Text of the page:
Power=∫blade surfacePressure(F,f 0)Velocity(F)dArea

where Pressure(F,f0) and Velocity(F) are the dynamic pressure and surface-normal blade velocity on the blade surface at the mode resonance frequency f0 and coordinates specifying position on the blade surface F.

This invention takes advantage of the integrand being both positive and negative. The flow is modified in such a way that the positive and negative contributions in the integrand cancel. Surface-normal Velocity(F) in most cases has different signs in different places on the blade surface, an exception being a pure cantilever first-bending mode. Crossing a nodal line causes the polarity or sign of Velocity(F) to change. Unsteady Pressure(F,f0) varies in magnitude and phase both along the cord and the radius. The result of these variations is a residual net value of the integral after much cancellation.

The control strategy is to increase cancellation under the integral: unsteady pressures should cancel one another. There are several strategies to reduce the modal excitation; however, the ultimate result is the same, a decrease in modal excitation caused by increased equality between the negative and positive contributions to the power integral. This increased cancellation results in lower power flow into the vibration and reduced levels of resonant response.

An overall reduction in the magnitude of Pressure(F,f0) as a way of reducing Power looks superficially similar to the invention but is not, because its goal is not increased cancellation. Rather, the invention reduces the requirements on the degree of flow actuation by improving the cancellation between dominant and non-dominant regions, rather than by suppressing flow inhomogeneity.

Flow field modification is achieved by introducing flow modifiers, typically wake generators, upstream from a set of rotor blades. The modifiers can be placed in the turbo-machine in many ways. Selection of placement and configuration is determined by the pattern of air flow, by the vibration pattern of the rotor blades, and by practical considerations, such as fitting into the machinery design. Flow modifiers can be placed on the case, on the stator vanes, and on radial struts, as shown in FIGS. 2-6. Deployment strategies include permanent flow modification, continuously variable flow modification and on-off flow modification. Because the inflow field is modified in a quasi-static manner, the bandwidth requirements on the actuator are very modest, typically on the order of 1 Hz. In most cases open loop scheduling of the flow modifiers will be practical; reducing the vibration to a level that will result in an effectively unlimited blade life and simultaneously having minimal impact upon thermodynamic performance of the machine. For those cases where the excitation is very strong, a full control system, which utilizes sensors to monitor blade vibration, will result in a more accurate cancellation force, producing the larger reductions in the modal vibration.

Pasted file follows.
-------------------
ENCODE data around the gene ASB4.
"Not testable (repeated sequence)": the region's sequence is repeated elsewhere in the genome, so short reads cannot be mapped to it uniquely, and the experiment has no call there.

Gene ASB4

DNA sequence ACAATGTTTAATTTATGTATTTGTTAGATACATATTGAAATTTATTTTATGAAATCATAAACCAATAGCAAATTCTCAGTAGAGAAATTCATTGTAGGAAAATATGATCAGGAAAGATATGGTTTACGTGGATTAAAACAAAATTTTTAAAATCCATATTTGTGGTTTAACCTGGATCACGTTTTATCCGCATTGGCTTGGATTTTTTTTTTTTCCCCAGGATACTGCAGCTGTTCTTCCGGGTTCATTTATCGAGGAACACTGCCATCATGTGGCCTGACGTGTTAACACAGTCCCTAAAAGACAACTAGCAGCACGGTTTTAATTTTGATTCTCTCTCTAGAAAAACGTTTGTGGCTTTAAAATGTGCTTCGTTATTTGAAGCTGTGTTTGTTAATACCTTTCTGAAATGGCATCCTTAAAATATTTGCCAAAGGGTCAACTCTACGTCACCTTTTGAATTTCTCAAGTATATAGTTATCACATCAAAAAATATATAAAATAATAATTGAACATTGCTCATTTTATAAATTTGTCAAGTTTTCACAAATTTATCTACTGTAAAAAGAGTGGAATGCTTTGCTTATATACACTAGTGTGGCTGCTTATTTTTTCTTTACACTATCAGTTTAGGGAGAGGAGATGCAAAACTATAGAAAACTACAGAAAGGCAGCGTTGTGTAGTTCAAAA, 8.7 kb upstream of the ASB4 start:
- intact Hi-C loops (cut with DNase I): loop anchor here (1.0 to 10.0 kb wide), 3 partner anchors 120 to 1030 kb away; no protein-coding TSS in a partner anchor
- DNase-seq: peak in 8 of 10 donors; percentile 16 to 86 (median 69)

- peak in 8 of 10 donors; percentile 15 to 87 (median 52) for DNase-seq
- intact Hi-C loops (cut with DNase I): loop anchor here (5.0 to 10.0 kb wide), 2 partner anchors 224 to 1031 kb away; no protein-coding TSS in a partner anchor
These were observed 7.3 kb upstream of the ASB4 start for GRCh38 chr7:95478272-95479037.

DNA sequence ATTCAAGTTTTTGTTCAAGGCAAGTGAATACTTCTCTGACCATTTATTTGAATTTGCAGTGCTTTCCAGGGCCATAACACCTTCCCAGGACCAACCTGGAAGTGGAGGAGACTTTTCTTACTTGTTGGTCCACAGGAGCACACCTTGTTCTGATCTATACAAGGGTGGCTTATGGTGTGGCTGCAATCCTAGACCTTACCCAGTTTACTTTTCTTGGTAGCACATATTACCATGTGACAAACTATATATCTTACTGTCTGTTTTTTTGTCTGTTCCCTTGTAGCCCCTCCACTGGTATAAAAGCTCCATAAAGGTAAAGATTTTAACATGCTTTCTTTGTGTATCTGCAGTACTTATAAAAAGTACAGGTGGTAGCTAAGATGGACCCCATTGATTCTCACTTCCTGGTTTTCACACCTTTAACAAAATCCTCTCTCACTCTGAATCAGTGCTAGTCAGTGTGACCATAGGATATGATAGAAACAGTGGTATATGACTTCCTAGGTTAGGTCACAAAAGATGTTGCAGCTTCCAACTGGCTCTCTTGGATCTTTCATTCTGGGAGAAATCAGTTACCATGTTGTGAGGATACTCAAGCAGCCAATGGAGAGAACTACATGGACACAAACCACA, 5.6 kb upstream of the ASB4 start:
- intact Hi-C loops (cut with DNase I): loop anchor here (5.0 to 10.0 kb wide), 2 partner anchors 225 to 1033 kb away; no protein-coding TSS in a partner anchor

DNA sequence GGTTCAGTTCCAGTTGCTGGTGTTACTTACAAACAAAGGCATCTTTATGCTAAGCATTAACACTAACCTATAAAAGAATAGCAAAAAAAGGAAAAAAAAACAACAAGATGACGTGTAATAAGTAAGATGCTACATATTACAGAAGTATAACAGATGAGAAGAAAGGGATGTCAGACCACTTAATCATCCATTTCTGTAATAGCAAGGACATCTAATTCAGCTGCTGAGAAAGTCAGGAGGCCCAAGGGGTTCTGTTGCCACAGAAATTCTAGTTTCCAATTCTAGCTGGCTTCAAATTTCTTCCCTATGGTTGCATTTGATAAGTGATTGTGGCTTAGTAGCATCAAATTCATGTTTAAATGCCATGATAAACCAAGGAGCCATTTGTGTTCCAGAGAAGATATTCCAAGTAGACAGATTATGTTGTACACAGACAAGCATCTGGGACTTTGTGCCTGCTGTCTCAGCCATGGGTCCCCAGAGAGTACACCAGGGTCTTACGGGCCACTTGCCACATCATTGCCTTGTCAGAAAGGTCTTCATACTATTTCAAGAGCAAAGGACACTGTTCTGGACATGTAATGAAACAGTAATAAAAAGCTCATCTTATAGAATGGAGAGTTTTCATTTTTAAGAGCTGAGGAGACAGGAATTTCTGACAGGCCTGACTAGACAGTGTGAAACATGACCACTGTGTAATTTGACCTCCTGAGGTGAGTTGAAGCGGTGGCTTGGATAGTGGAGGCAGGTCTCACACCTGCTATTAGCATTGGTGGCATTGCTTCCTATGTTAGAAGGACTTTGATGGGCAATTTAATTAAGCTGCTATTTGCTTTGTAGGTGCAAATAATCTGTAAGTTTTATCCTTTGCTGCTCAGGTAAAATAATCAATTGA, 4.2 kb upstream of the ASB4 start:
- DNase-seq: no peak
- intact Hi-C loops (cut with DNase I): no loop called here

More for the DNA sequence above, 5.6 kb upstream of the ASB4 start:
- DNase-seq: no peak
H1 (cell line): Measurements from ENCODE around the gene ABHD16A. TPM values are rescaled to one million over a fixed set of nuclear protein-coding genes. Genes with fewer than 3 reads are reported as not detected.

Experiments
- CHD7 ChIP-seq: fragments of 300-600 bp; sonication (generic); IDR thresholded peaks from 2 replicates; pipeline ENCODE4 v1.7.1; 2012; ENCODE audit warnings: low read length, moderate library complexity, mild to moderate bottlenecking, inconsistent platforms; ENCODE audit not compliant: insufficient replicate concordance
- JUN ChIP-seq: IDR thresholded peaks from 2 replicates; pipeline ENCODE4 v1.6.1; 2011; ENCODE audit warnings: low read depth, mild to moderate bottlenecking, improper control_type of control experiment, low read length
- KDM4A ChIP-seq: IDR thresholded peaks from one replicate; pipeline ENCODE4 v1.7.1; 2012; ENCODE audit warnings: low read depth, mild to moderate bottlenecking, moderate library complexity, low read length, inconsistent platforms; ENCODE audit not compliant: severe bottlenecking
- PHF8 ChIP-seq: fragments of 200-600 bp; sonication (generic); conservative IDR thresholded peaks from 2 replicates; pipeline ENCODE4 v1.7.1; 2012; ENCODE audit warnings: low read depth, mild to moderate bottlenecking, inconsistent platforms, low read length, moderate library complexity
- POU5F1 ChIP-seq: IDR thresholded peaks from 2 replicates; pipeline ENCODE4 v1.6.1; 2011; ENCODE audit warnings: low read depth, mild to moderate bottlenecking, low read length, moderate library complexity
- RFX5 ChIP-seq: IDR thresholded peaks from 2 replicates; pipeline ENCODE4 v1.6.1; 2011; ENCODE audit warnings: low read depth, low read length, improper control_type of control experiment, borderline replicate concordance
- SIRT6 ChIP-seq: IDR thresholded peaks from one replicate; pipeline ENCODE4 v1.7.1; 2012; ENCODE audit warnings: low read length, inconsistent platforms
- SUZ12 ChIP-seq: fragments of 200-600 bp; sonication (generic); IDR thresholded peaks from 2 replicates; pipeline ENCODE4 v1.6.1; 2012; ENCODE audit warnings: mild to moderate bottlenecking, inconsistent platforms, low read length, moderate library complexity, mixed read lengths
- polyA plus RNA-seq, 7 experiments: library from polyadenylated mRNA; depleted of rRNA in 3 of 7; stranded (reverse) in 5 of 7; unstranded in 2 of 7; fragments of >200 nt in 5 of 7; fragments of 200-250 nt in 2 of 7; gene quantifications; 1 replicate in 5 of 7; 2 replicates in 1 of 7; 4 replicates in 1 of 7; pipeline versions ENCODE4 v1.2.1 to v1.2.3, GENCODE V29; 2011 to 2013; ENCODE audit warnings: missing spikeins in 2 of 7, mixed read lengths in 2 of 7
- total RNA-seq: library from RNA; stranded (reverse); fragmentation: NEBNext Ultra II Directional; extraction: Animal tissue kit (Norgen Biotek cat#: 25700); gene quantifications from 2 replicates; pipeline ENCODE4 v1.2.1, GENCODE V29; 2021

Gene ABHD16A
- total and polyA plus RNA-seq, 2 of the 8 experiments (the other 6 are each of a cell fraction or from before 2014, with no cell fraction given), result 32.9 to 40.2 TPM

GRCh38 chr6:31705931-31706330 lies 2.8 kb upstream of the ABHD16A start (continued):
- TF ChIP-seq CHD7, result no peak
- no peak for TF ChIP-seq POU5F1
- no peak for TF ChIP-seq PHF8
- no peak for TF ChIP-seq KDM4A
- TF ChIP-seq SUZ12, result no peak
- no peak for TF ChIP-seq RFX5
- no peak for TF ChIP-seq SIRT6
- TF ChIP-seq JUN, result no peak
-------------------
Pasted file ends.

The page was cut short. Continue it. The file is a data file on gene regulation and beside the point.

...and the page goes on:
One advantage from using flow modifiers is that the flow modifier does not directly supply the cancellation forces that reduce blade vibration. Rather, the redistribution of air inflow is used to generate the forces needed to reduce blade vibration. The flow modifier redirects the flow acting much like a valve. The flow modifier is designed to minimize aerodynamic forces transferred to the actuator, reducing the actuation requirements. The actuator has only to overcome the residual effects of friction and inertia in the flow modifier mechanism.

For wake generators located on the turbo-machine case, positions along the circumference and the size of the modifiers determine effects on the modal excitation. The circumferential location of the wake generators determines the phase of the cancellation force on blade vibration.

Spatial variations in the pressure on the blades is due to either wakes from upstream vanes and struts or bow wakes from downstream vanes and struts. The locations of the wake generators along the circumference are determined by the phase of the blade response to the flow field causing the vibration. If the phase of the forcing is not known or if several resonances are to be canceled, then multiple wake generators are needed for each spatial period of the forced vibration. In the most general case, only three wake generators per bay are needed, but a sparse distribution, of fewer per bay and/or by omitting generators from some bays, can be used as long as the excitation of additional undesirable modes does not occur.